However, the running speed (1X) forces will increase as the shaft has more freedom to move around inside the bearing. Additionally, the noise floor of the entire spectrum may increase since generated frequencies will no longer occur at exactly the same time interval.

When the previous frequencies disappear and the noise floor of the spectrum or the signal at 1X running speed increases it is recommended to remove the machine from service immediately, as the bearing is subject to complete failure at any time.


The role of Electrical Signature Analysis in Detecting Rolling Element Bearing Failures

Most Rolling Element Bearing Faults can be picked up in stage 2 using Electrical Signature analysis.

ESA uses magnetic flux changes in the air gap of the motor as its transducer. In many cases ESA has identified rolling element bearing faults as early as stage 2. These faults have been confirmed using Acceleration Enveloping. The frequencies in the ESA spectrum were the same as they were using Acceleration Enveloping.

ESA identifies machine faults by locating spectral peaks spaced at line frequencies (normally 50 or 60 Hz) around a center frequency. Line frequency side bands that are present in the Current Spectrum but are not present in the voltage Spectrum indicate that the fault is coming from the machine or the process.

The bearing defect frequencies spectral peaks that appear in the ESA spectrum will be the same frequencies as in the vibration spectrum. Additionally, the BDF signals will appear in the electrical spectrum at about the same time as they will in a vibration spectrum. In both cases this indicates that the bearing has achieved a stage 3 fault.

In this ESA current spectrum a stage 3 defect appears at the BPFI of 35374 with 3000 CPM (50 Hz) sidebands. It also appears at 2 X its BPFI as line frequency (50 Hz) side bands around the system 70748 CPM ≈1179.13 Hz.

The 50 Hz sidebands also had sub synchronous sidebands which indicate a late stage 3 fault.

Also note the broad bases of the spectral peaks that indicate that the measured frequency isn’t exactly the same for each sample, which is also an indication of a late stage 3 fault. This fault was verified using a Vibration Velocity measurement. The frequencies were the same in the Vibration spectrum as they were in the Electrical Current Spectrum.

Note the spectral peaks in the current spectrum on the top spectrum; those peaks are not present in the voltage spectrum below. This indicates the fault is coming from either the motor or the load.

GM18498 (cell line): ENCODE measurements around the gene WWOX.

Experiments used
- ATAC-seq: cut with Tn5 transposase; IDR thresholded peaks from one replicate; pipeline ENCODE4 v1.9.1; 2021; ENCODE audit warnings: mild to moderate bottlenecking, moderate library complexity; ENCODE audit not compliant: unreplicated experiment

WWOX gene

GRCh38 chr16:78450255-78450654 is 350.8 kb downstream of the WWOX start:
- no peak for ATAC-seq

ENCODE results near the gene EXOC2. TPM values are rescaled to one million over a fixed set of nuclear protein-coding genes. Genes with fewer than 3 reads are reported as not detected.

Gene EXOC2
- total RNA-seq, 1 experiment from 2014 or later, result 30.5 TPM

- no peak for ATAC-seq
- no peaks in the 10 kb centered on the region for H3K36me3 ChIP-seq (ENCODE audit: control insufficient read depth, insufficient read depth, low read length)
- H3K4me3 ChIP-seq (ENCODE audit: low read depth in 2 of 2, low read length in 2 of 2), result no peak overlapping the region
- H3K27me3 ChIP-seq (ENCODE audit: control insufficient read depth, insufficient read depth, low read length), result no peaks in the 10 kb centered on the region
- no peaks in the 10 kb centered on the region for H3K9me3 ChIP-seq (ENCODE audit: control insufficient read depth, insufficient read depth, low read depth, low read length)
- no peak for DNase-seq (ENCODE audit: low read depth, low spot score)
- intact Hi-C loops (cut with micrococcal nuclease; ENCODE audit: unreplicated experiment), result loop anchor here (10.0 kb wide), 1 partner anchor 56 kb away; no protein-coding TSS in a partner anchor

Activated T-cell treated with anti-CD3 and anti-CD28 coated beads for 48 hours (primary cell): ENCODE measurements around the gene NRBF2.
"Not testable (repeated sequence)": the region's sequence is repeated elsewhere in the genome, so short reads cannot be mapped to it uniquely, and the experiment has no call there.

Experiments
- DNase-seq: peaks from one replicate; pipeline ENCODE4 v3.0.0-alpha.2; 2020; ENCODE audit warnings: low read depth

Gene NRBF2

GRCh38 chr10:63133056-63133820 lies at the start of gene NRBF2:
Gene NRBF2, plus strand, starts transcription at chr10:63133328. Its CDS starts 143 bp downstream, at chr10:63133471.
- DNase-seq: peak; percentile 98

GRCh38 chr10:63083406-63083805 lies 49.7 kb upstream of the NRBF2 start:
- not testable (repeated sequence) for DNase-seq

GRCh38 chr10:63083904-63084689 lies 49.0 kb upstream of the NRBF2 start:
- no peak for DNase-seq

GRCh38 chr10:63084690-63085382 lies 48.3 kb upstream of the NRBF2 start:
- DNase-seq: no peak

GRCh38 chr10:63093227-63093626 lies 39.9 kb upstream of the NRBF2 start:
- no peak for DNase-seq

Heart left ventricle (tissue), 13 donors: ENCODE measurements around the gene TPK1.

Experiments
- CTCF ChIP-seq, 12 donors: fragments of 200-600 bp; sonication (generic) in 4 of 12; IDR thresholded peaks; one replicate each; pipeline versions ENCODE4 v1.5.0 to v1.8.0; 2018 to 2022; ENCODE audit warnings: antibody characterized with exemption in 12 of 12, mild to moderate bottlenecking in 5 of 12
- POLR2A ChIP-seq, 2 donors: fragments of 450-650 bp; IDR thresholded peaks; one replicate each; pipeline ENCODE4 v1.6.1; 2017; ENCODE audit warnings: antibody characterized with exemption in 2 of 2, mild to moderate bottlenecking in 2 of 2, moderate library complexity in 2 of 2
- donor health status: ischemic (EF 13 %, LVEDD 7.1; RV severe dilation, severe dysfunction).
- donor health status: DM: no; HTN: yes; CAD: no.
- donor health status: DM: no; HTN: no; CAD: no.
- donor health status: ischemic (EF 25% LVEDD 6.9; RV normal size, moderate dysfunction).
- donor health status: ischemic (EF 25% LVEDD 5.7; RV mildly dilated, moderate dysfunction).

As the defect progresses, it will appear as line frequency side bands around the BPFO or BPFI.



Identifying Rolling element bearing faults is a very key process in the successful operation of any plant containing rotating equipment. Electrical Signature Analysis provides plants with additional tools to quickly identify not only internal motor faults, but in addition can provide early detection of rolling element bearing failures.


Electrical Signature Analysis (Overview)

Electrical Signature Analysis (ESA) is an on-line test method where voltage and current waveforms are captured while the motor system is running and then, via a Fast Fourier Transform (FFT), a spectral analysis is done by the provided software. From this FFT, faults related to incoming power, the control circuit, the motor itself, and the driven load are detected and can then be trended for Condition Based Maintenance/Predictive Maintenance purposes.

ESA testing will provide valuable information for AC induction and DC motors, generators, wound rotor motors, synchronous motors, machine tool motors, etc. Since ESA is new to many people, the chart below illustrates ESA’s evaluation of the major components within an AC induction motor system.



William Kruger has been involved in predictive maintenance for almost 40 years. He is a graduate of the US Navy Nuclear Power School and earned his BS degree from San Diego State University. His first introduction to predictive maintenance came from operating the vibration program onboard a SSBN submarine. He spent 10 years at San Diego Gas & Electric where he started their predictive maintenance program. He then worked as an applications engineer for the DYMAC division of Spectral Dynamics.

For the past 20 years Mr. Kruger has focused on training in the field of Predictive Maintenance. He was a senior instructor at Update International. Mr. Kruger has conducted training courses on 6 continents and is known worldwide for his practical approach to machinery analysis and his ability to present complex technical material in easily understood principles and demonstrations.

Mr. Kruger is currently the Technical Support & Training Manger for ALL-TEST Pro. He has authored several technical papers and made presentations at various meetings, including the Vibration Institute, EPRI, Canadian Pulp & Paper Expo, & International Maintenance Conference. He has held memberships in ASME, Vibration Institute, ANST, IEEE & many other professional organizations.